Worldmapper is a great site to help students visualize basic statistical data about the world. Go to the "Map Categories" section to find the various types of maps available, including categories such as Goods, Movement, Poverty, and Death, to name few. For example, under Disasters, you'll find maps that depict the proportion of the population killed by extreme temperatures compared to those killed by drought. Or look under Destruction for extinct species. For "lighter" topics, compare the world poplation of 1500 to 1960. There are myriad opportunities for exploration here.

Friday, July 24, 2009

Popular Science Magazine Archives




Google books is amazing. A good example of a resource they have digitized (and made available for free!!!) is Popular Science Magazine. Although it may not be a common source in the social studies classroom, the topics covered in this magazine could provide the perfect opportunity to collaborate with teachers in the life, earth, and physical sciences. Users can browse issues from the 1870s to the present. Each issue is filled with technology that was cutting edge "back in the day" (e.g., check out what's new with televisions in September 1967). Also, the advertisements are very telling of the time, past and present. One suggestion for an activity is having students explore how different amenities evolved (and, in some cases, went extinct). Take agricultural practices, as an example. Or even better, have students explore contemporary topics such as energy use and production. They might be surprised to see that a cover from the 1920s (December 1923) that presents the potential for wind powering our cities. Furthermore, a more fuel efficient car isn't that new after all (February 1981).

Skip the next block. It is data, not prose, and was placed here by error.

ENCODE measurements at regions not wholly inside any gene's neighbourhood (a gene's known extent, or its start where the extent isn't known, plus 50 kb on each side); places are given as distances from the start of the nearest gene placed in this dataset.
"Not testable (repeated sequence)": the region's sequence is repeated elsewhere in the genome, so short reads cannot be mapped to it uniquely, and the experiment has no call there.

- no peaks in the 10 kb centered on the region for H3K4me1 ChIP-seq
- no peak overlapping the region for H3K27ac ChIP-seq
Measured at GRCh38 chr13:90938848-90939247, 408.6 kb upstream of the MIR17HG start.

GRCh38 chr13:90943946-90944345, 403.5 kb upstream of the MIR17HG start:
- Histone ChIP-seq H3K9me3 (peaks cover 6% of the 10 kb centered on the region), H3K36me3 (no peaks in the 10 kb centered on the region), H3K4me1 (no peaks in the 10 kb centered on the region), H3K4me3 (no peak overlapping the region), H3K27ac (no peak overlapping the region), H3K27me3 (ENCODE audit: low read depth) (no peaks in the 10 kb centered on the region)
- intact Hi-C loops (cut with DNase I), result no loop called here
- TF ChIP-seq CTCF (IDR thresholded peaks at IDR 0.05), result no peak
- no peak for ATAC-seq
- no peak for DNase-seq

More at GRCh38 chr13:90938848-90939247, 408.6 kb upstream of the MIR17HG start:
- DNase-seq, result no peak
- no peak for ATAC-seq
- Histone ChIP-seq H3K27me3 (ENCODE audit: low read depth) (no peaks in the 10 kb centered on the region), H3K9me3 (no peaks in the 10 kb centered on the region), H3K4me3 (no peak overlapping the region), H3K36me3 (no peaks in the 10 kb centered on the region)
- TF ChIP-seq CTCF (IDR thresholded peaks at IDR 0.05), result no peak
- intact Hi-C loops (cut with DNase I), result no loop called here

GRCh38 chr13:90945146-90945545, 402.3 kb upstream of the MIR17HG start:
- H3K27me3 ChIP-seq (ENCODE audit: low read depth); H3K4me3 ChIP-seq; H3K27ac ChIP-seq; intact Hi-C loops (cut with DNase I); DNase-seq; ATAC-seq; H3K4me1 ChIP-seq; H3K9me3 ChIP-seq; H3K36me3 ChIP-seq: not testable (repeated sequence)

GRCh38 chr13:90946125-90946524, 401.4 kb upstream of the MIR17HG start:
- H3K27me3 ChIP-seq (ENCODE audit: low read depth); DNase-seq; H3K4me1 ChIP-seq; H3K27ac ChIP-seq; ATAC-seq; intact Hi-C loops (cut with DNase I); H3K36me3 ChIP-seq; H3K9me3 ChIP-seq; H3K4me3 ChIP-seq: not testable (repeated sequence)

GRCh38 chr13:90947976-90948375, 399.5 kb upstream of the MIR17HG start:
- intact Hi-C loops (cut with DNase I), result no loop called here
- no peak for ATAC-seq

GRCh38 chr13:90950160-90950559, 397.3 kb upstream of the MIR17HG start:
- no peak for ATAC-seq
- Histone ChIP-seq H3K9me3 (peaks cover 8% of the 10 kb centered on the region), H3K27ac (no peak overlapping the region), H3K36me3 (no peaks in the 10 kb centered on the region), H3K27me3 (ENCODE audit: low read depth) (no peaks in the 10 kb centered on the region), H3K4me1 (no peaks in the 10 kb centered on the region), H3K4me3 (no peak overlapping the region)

Thursday, June 4, 2009

URLs for Creating Art, Comic Strips, Newsletters...

Here are a few of my favorite free programs for creating digital cartoon strips, collages, and other images.

Collage Maker I (Collage)
Collage Maker II (Collage)
Creating a Still Life (Still Lifes)
ToonDoo (Comic Strips)
Letter Pop (Newsletters)

Tuesday, April 21, 2009

Historical Thinking Matters

One of the best free Websites available that adequately scaffolds students' evaluation, corroboration, and synthesis of multiple conflicting sources (yes, the full package of historical thinking) is Sam Wineburg's recent digital project, Historical Thinking Matters. Thus far, the four units include: Spanish American War, Scopes (Monkey) Trial, Social Security, and Rosa Parks/Montgomery Bus Boycott.

I often use this site in my methods courses to give students a sense of how essential/critical questions, graphic organizers, questioning strategies with heuristics (e.g., sourcing), think aloud models, highlighting critical features, and multiple representations can help learners engage in the rigorous task of historical thinking. Be sure to check out the Teacher Materials section for printable resources such as graphic organizers. (This link is an example of the resouces available for the Spanish American War exercise. The links that follow are also for the Spanish American War unit.) Also under the Teacher Materials section is a tab for sources, which include full, modified, and Spanish text to increase the accessibility of the written sources for diverse learning needs. Finally, be sure to check out different interpretations of each topic in the resouces tab under the Teaching Matierals section.